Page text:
As he was now approaching the path down from the Mount of Olives, the whole multitude of the disciples began to praise God joyfully with a loud voice for all the deeds of power that they had seen, saying, “Blessed is the king who comes in the name of the Lord! Peace in heaven, and glory in the highest heaven!” Some of the Pharisees in the crowd said to him, “Teacher, order your disciples to stop.” He answered, “I tell you, if these were silent, the stones would shout out.” Luke 19:37-40
Less than a week before Good Friday, Jesus had been traveling along another major thoroughfare that went in and out of Jerusalem. On that day, he was not in danger of falling; he was riding on a donkey and people were spreading their cloaks on the ground, waving palm branches and singing. When the disciples were asked to stop the singing, Jesus answered that if the disciples did not sing, the stones would cry out.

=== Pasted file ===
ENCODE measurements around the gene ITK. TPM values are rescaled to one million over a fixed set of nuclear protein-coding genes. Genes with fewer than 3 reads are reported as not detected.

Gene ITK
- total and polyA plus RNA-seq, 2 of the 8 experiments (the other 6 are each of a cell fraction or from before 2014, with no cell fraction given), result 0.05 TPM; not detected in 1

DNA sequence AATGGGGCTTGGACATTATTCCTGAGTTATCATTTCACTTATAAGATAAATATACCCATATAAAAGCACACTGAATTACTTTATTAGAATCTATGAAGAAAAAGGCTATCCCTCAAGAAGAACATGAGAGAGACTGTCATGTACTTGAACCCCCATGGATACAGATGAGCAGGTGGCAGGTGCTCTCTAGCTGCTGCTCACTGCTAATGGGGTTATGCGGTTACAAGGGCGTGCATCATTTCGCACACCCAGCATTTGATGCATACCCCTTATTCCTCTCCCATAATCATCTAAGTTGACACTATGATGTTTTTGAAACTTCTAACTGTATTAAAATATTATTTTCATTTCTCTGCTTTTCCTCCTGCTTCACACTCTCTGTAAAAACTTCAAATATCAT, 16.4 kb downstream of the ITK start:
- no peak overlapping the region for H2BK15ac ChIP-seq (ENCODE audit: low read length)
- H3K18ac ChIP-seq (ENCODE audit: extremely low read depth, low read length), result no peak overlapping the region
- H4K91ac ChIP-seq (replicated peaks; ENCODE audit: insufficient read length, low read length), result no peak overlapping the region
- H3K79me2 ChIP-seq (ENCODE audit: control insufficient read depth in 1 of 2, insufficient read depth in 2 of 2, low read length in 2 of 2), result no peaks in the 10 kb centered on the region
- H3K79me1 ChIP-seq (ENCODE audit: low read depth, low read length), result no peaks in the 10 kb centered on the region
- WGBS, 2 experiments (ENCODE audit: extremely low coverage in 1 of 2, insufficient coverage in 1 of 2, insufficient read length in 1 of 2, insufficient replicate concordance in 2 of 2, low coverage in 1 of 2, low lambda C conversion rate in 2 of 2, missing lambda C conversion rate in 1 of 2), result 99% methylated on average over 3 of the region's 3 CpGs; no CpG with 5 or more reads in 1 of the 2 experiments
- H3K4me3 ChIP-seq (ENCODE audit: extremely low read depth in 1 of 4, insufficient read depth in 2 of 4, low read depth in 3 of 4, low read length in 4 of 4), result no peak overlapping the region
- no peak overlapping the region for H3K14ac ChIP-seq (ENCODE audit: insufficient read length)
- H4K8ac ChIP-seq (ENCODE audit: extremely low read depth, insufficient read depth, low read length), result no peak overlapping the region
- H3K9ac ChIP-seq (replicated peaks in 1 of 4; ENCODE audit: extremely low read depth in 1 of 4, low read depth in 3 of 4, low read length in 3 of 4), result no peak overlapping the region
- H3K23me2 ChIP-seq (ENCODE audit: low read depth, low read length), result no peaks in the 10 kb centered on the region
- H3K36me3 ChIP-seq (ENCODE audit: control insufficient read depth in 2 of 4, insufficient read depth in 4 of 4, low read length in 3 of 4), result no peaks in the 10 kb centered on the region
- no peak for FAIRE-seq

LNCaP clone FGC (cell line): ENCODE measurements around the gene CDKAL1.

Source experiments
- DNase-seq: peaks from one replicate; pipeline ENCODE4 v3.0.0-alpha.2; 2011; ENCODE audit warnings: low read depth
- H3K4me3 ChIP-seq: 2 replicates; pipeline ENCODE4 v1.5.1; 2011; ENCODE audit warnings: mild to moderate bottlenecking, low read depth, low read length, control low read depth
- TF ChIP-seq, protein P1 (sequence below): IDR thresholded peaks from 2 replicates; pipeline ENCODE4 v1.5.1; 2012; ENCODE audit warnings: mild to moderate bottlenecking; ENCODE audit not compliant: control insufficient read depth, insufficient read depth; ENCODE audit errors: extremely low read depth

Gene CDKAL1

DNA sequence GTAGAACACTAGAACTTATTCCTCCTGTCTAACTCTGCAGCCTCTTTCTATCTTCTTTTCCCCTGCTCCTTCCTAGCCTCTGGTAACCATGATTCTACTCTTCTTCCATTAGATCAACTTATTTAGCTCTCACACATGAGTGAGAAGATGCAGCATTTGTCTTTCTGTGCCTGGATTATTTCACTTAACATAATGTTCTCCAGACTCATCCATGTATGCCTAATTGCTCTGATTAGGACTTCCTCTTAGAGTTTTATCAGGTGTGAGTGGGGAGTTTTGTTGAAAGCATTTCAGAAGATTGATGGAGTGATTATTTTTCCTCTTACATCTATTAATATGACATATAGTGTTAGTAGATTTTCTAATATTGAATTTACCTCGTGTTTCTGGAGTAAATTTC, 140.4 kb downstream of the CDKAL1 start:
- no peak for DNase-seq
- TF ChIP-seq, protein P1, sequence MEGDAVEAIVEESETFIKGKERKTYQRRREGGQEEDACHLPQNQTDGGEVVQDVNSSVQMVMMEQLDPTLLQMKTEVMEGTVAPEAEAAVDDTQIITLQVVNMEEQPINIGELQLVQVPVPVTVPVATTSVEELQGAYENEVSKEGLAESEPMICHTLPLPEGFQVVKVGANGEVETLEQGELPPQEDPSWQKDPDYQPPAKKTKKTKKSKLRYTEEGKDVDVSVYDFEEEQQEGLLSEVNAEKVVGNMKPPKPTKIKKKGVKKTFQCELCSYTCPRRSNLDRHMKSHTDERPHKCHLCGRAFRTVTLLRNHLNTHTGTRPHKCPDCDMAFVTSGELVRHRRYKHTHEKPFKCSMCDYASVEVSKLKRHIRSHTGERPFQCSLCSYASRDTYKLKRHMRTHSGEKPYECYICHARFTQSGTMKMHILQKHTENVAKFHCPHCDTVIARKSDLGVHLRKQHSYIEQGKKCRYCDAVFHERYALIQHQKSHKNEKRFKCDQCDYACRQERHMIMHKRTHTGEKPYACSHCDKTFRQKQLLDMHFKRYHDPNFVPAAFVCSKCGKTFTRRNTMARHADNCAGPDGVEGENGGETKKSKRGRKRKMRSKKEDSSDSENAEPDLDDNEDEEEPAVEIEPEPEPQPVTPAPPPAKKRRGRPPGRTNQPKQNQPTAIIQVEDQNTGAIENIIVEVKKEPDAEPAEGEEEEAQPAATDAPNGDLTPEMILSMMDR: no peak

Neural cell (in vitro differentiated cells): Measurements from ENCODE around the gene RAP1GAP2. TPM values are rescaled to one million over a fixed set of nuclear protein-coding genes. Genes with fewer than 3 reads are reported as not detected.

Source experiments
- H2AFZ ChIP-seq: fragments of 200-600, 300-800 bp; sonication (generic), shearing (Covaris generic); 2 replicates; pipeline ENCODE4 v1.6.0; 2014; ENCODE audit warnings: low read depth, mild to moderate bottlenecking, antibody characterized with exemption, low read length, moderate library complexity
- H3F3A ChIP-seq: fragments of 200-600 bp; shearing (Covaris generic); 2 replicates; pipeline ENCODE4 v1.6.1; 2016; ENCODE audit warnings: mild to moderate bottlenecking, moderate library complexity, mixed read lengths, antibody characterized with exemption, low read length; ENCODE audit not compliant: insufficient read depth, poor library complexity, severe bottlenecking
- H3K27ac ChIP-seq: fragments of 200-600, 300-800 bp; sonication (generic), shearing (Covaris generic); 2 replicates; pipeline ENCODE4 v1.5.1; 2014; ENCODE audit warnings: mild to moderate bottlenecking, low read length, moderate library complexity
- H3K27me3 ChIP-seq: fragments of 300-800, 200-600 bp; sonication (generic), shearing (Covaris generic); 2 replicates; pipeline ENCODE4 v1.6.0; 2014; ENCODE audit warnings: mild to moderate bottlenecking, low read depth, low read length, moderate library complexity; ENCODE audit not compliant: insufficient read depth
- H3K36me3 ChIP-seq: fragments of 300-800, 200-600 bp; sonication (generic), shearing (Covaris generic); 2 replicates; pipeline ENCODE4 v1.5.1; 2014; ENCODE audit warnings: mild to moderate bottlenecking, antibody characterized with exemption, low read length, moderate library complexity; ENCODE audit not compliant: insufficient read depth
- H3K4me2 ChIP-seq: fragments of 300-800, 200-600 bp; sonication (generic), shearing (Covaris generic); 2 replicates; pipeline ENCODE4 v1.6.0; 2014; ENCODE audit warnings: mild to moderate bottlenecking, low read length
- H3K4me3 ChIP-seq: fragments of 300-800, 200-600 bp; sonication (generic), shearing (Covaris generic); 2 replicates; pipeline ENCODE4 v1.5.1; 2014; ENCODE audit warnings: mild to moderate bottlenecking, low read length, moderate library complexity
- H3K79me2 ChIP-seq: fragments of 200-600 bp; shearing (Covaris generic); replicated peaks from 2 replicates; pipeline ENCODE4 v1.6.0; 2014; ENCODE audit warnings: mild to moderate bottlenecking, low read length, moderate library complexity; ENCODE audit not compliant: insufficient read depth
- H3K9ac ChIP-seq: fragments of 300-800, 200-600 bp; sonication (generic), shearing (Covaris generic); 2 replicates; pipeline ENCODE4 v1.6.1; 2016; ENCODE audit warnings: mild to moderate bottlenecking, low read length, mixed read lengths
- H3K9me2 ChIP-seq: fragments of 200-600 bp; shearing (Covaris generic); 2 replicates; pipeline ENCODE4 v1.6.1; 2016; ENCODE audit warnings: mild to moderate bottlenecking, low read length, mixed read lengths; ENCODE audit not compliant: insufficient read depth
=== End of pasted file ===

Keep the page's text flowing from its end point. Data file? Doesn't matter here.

Now Jesus is walking towards his death. This journey has no sense of triumph. Many people follow behind him but no one is singing. As Jesus falls to the ground, do the stones cry out? The haunting Christmas hymn A Stable Lamp is Lighted by Richard Wilbur suggests that they do.
This child through David’s city shall ride in triumph by;
the palm shall strew its branches, and every stone shall cry.
And every stone shall cry, though heavy, dull and dumb,
and lie within the roadway to pave his kingdom come.
Yet he shall be forsaken and yielded up to die;
the sky shall groan and darken, and every stone shall cry.
If both the journeys of Palm Sunday and that of Good Friday pave the way for the coming of the kingdom, what does that mean about God’s kingdom? Between these two journeys, Jesus shares a meal with his disciples. At that meal, Jesus kneels on the ground and washes the feet of his disciples, feet that are tired and dirty from their own journeys to Jerusalem. After he washes the disciples’ feet, he teaches them, “So if I, your Lord and Teacher, have washed your feet, you also ought to wash one another’s feet. For I have set you an example, that you also should do as I have done to you.”
In God’s kingdom the king who entered the city triumphantly kneels to serve and bids us to do the same. In God’s kingdom, before Jesus falls, he is already on the ground.